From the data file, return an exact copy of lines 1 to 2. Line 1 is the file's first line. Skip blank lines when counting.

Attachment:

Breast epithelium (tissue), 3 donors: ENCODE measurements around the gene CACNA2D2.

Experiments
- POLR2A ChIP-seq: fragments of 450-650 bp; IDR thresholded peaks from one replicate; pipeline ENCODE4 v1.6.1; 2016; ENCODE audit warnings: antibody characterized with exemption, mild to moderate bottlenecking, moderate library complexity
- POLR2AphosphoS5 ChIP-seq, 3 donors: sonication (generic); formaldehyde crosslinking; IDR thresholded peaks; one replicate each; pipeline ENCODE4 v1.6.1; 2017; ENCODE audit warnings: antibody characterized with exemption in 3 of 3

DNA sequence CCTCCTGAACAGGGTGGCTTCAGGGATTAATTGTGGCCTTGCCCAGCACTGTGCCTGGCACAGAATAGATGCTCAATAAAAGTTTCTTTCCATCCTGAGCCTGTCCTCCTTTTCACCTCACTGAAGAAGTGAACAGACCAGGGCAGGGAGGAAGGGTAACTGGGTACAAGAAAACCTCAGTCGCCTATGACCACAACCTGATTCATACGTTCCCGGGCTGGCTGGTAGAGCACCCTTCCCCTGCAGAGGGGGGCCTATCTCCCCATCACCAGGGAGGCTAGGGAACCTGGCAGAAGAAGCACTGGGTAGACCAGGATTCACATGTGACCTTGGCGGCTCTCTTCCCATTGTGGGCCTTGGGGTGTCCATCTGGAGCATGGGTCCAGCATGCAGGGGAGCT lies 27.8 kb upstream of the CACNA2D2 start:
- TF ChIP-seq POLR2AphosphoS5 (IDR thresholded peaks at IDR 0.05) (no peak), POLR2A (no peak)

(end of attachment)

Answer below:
Breast epithelium (tissue), 3 donors: ENCODE measurements around the gene CACNA2D2.

Experiments